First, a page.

The children use rowboats and rakes to comb the algae that
cover the pond.
Someone’s spinning sugar.
Old ones sit in the high branches of the spruce, drinking cider,
directing the grooming.
Someone’s popping corn.
The children are flirting, ramming their boats together, and
jousting with their paddles.
I’m the prisoner.
I stand under the spruce waiting to break the fall of an old one.
Then I’ll change their drawers, put them on my back, shimmy,
and slot them into their perch.
Four more springs.
Four more springs then they’ll lop my head off so, finally, I can
sail to heaven.
Peter Jay Shippy was born in Niagara Falls, New York. He was raised on his family’s apple farm, on the shore of Lake Ontario. He was educated at Northwestern University, Emerson College, and the University of Iowa, where he received an MFA.
Shippy’s first book, Thieves’ Latin (University of Iowa Press) won the 2002 Iowa Poetry Prize. BlazeVOX Books published Alphaville, an abecedarian suite, in 2006. Rose Metal Press released How to Build the Ghost in Your Attic in 2007. Saturnalia Books will publish A Spell of Songs in 2013.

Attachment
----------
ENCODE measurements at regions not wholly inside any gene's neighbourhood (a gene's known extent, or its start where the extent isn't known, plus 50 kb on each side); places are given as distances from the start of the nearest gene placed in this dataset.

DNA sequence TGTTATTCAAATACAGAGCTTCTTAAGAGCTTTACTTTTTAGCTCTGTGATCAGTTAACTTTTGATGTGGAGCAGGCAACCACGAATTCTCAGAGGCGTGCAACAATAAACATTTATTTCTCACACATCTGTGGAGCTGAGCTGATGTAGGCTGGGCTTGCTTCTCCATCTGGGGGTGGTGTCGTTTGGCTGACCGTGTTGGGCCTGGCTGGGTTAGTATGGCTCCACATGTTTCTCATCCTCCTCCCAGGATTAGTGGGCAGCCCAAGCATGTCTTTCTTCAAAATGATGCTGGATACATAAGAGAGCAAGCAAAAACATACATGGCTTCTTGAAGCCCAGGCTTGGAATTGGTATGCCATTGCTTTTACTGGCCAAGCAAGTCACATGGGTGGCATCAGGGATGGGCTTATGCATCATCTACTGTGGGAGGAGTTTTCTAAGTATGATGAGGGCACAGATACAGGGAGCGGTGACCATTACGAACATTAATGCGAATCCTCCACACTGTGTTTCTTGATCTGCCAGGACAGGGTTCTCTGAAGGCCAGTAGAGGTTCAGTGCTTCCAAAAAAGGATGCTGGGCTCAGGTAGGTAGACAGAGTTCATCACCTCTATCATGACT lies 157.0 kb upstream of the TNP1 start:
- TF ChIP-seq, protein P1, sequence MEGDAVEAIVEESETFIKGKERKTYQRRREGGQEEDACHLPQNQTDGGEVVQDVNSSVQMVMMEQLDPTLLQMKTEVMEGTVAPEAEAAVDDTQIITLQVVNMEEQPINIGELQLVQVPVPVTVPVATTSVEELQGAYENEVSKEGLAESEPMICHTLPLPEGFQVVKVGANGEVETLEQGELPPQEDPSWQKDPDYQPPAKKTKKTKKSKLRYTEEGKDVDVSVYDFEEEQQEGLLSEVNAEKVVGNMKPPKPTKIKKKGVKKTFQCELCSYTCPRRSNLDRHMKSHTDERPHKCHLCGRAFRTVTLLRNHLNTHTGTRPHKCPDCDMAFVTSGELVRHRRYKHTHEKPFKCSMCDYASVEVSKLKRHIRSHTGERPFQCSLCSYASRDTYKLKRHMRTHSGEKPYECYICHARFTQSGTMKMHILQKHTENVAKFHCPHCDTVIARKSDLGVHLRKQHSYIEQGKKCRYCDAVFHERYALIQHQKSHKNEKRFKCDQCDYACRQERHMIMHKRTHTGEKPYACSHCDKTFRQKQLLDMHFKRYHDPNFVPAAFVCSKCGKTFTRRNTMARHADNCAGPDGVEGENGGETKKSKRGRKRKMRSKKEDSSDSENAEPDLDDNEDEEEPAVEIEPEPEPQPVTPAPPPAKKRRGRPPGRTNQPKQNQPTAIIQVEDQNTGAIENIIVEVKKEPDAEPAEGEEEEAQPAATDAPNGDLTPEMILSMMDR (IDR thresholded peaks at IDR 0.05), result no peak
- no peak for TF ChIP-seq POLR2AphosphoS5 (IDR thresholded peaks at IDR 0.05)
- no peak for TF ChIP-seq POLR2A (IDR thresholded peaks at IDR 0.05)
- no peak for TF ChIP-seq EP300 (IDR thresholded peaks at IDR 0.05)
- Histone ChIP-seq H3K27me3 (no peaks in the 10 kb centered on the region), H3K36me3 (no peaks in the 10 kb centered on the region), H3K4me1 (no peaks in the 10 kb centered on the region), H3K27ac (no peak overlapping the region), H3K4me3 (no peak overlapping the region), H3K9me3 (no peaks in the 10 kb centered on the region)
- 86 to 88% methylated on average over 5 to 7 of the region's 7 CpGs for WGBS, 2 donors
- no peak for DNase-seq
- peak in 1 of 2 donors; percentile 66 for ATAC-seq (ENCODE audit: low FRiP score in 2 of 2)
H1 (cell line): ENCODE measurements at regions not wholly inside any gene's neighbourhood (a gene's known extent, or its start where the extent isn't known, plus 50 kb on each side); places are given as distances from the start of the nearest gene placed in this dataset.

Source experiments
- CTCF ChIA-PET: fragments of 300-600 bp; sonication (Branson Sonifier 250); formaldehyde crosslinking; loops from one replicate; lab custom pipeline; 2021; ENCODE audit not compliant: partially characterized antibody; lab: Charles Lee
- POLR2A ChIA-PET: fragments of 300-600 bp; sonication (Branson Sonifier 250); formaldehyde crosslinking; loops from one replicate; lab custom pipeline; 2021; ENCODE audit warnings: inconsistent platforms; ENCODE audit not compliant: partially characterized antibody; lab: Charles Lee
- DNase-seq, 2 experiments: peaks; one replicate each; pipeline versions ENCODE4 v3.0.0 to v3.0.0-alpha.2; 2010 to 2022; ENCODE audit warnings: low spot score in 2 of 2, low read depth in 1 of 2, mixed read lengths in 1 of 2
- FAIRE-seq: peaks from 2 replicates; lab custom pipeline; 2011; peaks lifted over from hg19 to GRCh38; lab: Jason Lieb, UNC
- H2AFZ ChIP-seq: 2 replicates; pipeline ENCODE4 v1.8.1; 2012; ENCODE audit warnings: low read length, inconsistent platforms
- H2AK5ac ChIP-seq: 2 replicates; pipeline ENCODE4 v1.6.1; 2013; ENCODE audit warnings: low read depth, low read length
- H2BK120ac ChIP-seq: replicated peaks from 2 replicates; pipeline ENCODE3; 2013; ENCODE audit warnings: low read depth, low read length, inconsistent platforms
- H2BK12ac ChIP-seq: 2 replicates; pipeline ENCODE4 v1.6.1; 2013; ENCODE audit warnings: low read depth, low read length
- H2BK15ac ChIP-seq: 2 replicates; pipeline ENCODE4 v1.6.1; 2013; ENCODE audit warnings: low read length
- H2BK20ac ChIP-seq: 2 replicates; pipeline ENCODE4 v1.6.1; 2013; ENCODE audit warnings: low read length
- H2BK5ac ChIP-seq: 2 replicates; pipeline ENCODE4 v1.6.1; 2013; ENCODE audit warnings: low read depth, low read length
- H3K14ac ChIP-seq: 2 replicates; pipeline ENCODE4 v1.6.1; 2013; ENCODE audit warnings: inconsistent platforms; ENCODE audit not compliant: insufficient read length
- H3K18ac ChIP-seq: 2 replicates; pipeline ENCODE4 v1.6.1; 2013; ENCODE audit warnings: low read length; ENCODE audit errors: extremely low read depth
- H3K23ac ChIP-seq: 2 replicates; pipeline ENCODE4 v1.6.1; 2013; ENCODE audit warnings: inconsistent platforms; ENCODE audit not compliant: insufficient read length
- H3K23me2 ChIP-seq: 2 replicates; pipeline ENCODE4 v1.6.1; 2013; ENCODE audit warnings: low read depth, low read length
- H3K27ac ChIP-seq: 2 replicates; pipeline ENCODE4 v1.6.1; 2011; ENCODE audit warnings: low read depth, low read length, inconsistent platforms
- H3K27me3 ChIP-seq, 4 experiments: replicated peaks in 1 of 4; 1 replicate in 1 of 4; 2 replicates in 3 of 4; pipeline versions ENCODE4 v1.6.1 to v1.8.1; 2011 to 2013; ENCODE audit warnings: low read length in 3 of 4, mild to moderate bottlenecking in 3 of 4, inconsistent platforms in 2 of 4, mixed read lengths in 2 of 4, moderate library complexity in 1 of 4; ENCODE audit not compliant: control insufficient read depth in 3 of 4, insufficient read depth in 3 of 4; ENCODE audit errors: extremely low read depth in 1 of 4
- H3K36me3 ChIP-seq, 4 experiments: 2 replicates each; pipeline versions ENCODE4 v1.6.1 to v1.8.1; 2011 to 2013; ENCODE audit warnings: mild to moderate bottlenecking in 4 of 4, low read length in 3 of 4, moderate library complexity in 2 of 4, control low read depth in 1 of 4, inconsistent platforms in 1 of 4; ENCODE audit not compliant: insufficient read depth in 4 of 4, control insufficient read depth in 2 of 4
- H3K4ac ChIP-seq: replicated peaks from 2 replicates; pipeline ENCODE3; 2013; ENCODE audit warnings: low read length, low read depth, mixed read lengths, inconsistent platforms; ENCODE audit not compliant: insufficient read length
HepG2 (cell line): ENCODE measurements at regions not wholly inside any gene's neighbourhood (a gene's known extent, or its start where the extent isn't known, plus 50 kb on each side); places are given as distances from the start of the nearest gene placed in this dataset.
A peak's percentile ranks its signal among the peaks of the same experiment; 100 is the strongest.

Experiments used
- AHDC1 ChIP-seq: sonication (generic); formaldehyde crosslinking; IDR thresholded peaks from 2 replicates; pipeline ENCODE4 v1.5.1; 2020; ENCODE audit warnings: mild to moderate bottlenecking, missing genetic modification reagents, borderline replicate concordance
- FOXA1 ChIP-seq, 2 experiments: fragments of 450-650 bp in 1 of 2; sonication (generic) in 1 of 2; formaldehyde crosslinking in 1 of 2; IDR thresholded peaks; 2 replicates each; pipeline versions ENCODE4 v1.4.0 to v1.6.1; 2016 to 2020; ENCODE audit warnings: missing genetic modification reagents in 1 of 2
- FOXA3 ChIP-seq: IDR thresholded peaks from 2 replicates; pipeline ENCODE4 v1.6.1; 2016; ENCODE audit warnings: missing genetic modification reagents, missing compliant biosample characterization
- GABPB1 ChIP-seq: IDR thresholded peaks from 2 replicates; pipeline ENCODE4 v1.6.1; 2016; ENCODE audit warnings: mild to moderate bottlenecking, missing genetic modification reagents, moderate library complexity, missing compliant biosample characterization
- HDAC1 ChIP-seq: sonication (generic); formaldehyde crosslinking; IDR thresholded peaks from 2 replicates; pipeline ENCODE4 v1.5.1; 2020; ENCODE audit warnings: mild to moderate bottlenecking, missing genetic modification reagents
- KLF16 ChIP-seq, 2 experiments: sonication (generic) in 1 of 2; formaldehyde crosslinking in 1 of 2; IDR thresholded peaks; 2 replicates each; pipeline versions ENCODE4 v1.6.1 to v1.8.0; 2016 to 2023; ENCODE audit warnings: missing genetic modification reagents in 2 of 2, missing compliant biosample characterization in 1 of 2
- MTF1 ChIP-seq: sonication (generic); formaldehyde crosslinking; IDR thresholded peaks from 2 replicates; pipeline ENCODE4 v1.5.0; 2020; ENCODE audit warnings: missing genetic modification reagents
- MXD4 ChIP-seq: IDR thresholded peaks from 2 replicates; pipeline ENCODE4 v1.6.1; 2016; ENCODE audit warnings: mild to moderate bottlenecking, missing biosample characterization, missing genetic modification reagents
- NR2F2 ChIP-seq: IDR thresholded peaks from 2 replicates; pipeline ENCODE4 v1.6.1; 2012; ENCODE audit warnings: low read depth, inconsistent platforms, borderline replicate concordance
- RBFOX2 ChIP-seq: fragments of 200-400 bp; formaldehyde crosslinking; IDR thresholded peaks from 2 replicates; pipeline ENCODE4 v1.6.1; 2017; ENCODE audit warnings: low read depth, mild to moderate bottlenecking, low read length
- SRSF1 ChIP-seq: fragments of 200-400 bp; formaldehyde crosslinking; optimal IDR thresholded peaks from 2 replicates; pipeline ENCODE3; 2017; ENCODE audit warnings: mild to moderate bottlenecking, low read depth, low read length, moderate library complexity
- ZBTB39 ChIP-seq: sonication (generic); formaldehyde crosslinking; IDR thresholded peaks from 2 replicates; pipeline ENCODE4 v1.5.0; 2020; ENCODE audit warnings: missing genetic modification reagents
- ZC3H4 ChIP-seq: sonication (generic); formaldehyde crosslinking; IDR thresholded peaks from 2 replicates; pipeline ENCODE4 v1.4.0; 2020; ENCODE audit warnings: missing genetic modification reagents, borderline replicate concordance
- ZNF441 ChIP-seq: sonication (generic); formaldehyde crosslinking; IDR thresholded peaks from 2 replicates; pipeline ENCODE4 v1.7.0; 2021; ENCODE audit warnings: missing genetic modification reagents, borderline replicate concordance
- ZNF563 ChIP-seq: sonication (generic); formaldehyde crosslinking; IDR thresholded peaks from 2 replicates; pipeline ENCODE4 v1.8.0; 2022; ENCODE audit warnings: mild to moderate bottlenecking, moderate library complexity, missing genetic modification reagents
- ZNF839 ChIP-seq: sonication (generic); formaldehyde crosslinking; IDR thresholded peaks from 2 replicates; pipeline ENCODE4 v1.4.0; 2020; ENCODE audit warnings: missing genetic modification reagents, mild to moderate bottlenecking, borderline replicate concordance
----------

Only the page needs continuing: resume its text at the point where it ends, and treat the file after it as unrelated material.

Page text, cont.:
About Thieves’ Latin, Bin Ramke, editor of the Denver Quarterly wrote, “Shippy’s strange little machines of words are all kinetic, disturbing, and weirdly graceful, unlike anything else available in American poetry. A dazzling book.” Claudia Keelan called it, “… a surrealist elegy for the earth… a fierce accomplishment.”
His work has been published in numerous journals, including The American Poetry Review, Fence, FIELD, The Iowa Review, McSweeney’s Internet Tendency and Ploughshares, among others.
Shippy has been awarded writing fellowships from the Massachusetts Cultural Council and the National Endowment for the Arts. In 2005 he received a Gertrude Stein Award for innovative poetry. He teaches at Emerson College and lives with his wife, two daughters, and cat in Jamaica Plain, MA.